Every day this month, the Center for Black Educator Development, in partnership with Phillys7thWard.org and Citizen Ed, will highlight a Black Educator Hall of Famer. But, don’t forget, e’ry month is Black History Month…February is just the Blackest.
Today, our featured Black Educator is Melvin B. Tolson.
Melvin Barnabus Tolson was born on February 6, 1898, in Missouri. Tolson’s parents both emphasized their children receiving an education.
Tolson was a graduate of Lincoln High School in Kansas City in 1919 and he graduated from Lincoln University in 1923. He also received a master’s degree from Columbia University.
Upon graduation from Lincoln, Tolson began his teaching career at Wiley College in Texas where he taught English from 1924 to 1947. A star at Wiley, Tolson served as the football coach, play director, and speech and debate coach, where under his direction, Wiley’s speech and debate team maintained a ten-year winning streak between 1929 and 1939—winning a National Championship over the University of Southern California (USC) in 1935.
Tolson was also a poet. Inspired by interviewing artists of the Harlem Renaissance for his graduate thesis, Tolson began writing poetry, which was often published by Black newspapers. Tolson’s first book of poetry, Rendezvous with America, was published in 1944.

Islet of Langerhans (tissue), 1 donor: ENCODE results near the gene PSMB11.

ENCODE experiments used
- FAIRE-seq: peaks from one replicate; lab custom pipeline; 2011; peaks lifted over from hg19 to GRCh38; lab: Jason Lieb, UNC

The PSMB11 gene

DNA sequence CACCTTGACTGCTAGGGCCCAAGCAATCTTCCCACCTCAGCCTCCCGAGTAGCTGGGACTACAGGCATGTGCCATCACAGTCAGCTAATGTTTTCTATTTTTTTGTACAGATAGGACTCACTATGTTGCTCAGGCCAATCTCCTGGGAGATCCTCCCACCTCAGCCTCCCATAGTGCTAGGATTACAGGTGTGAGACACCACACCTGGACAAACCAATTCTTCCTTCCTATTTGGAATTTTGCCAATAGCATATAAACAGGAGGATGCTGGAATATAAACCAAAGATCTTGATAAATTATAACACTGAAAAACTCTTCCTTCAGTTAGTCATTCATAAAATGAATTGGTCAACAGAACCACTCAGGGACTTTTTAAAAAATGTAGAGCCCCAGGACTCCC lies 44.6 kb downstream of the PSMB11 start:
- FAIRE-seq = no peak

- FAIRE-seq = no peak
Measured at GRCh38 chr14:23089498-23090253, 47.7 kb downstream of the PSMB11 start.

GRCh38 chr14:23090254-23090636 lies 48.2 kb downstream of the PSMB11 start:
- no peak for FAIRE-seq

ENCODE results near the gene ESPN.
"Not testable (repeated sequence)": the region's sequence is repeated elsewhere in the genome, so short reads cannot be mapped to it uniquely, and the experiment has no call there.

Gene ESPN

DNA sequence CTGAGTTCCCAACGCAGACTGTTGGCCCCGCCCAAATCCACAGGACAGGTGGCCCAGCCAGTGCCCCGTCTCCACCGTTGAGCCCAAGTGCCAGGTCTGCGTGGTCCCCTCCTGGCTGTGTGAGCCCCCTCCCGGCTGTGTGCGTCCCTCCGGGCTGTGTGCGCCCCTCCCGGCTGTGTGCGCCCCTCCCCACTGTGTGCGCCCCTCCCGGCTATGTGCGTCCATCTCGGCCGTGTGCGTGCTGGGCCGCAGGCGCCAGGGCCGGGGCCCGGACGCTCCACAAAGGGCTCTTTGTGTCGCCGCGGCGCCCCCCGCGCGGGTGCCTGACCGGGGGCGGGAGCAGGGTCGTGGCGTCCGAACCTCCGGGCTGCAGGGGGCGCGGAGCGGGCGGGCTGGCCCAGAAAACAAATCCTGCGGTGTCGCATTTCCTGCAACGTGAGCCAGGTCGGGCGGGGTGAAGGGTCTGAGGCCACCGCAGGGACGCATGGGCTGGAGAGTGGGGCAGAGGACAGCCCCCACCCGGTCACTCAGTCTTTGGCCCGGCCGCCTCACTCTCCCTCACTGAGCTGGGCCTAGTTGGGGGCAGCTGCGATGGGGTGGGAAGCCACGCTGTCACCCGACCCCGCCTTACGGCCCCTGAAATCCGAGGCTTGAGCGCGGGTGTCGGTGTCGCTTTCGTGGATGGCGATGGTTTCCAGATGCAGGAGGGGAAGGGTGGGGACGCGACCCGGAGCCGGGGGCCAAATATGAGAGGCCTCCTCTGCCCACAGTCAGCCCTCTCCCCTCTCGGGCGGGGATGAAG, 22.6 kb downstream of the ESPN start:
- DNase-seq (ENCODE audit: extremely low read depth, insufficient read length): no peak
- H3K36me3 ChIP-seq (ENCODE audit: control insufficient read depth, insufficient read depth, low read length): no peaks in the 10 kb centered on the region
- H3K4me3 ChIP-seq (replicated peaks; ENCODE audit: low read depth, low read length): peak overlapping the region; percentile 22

Toldson’s work as Wiley’s debate team coach reached the big screen in 2007 in the movie The Great Debaters. Tolson was portrayed by Academy Award Winner Denzel Washington.
After his time at Wiley, Tolson accepted a position at Langston University in Langston, Oklahoma in 1947; during that same year, he was appointed the Poet Laureate of Liberia, which inspired his second poetry book, Libretto for the Republic of Liberia which honored the centennial of Liberia’s founding. It was published in 1953.
With all this work, Tolson esteemed by Langston Hughes, who said Tolson was “the most famous Negro Professor in the Southwest.”
Known for his complex, visionary poetry, Melvin B. Tolson was one of America’s leading Black poets. He wrote within the modernist tradition and his work was influenced by the Harlem Renaissance. Tolson’s skillful delineation of character, his ability to turn discussions of aesthetics into social commentary, his breadth of vision, and his deftness with language garnered critical acclaim.
Melvin B. Tolson; a member of the Black Educator Hall of Fame.
For more information on Melvin B. Tolson, visit the following site.